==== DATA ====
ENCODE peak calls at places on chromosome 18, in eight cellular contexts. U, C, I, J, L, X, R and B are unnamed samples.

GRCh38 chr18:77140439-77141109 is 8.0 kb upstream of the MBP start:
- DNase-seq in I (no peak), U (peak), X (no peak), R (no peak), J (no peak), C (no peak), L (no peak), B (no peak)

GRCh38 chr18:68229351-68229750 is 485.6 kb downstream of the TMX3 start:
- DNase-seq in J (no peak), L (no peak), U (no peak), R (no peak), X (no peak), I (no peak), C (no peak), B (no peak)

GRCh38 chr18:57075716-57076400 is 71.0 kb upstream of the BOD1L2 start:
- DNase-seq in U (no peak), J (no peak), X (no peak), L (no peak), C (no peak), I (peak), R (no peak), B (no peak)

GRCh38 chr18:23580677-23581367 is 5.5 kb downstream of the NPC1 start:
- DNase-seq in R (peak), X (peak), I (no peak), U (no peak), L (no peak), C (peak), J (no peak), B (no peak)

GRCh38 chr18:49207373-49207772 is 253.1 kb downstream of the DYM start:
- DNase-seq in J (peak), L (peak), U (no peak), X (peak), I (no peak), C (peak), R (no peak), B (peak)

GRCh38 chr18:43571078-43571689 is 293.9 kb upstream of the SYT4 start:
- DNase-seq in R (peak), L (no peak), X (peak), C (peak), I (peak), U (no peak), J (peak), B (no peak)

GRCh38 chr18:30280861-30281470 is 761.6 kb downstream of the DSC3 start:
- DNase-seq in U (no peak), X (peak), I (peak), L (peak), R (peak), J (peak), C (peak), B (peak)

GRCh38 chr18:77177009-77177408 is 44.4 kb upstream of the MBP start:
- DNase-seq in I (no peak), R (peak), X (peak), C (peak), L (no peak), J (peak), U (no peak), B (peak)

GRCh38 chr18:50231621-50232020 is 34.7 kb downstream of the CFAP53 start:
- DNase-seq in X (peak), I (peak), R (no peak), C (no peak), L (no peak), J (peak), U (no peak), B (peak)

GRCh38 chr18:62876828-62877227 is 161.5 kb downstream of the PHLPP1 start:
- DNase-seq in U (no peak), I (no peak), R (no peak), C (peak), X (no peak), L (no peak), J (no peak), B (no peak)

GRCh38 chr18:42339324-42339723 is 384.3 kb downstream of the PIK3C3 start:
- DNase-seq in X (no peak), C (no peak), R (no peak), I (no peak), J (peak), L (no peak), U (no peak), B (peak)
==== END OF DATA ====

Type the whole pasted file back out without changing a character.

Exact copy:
ENCODE peak calls at places on chromosome 18, in eight cellular contexts. U, C, I, J, L, X, R and B are unnamed samples.

GRCh38 chr18:77140439-77141109 is 8.0 kb upstream of the MBP start:
- DNase-seq in I (no peak), U (peak), X (no peak), R (no peak), J (no peak), C (no peak), L (no peak), B (no peak)

GRCh38 chr18:68229351-68229750 is 485.6 kb downstream of the TMX3 start:
- DNase-seq in J (no peak), L (no peak), U (no peak), R (no peak), X (no peak), I (no peak), C (no peak), B (no peak)

GRCh38 chr18:57075716-57076400 is 71.0 kb upstream of the BOD1L2 start:
- DNase-seq in U (no peak), J (no peak), X (no peak), L (no peak), C (no peak), I (peak), R (no peak), B (no peak)

GRCh38 chr18:23580677-23581367 is 5.5 kb downstream of the NPC1 start:
- DNase-seq in R (peak), X (peak), I (no peak), U (no peak), L (no peak), C (peak), J (no peak), B (no peak)

GRCh38 chr18:49207373-49207772 is 253.1 kb downstream of the DYM start:
- DNase-seq in J (peak), L (peak), U (no peak), X (peak), I (no peak), C (peak), R (no peak), B (peak)

GRCh38 chr18:43571078-43571689 is 293.9 kb upstream of the SYT4 start:
- DNase-seq in R (peak), L (no peak), X (peak), C (peak), I (peak), U (no peak), J (peak), B (no peak)

GRCh38 chr18:30280861-30281470 is 761.6 kb downstream of the DSC3 start:
- DNase-seq in U (no peak), X (peak), I (peak), L (peak), R (peak), J (peak), C (peak), B (peak)

GRCh38 chr18:77177009-77177408 is 44.4 kb upstream of the MBP start:
- DNase-seq in I (no peak), R (peak), X (peak), C (peak), L (no peak), J (peak), U (no peak), B (peak)

GRCh38 chr18:50231621-50232020 is 34.7 kb downstream of the CFAP53 start:
- DNase-seq in X (peak), I (peak), R (no peak), C (no peak), L (no peak), J (peak), U (no peak), B (peak)

GRCh38 chr18:62876828-62877227 is 161.5 kb downstream of the PHLPP1 start:
- DNase-seq in U (no peak), I (no peak), R (no peak), C (peak), X (no peak), L (no peak), J (no peak), B (no peak)

GRCh38 chr18:42339324-42339723 is 384.3 kb downstream of the PIK3C3 start:
- DNase-seq in X (no peak), C (no peak), R (no peak), I (no peak), J (peak), L (no peak), U (no peak), B (peak)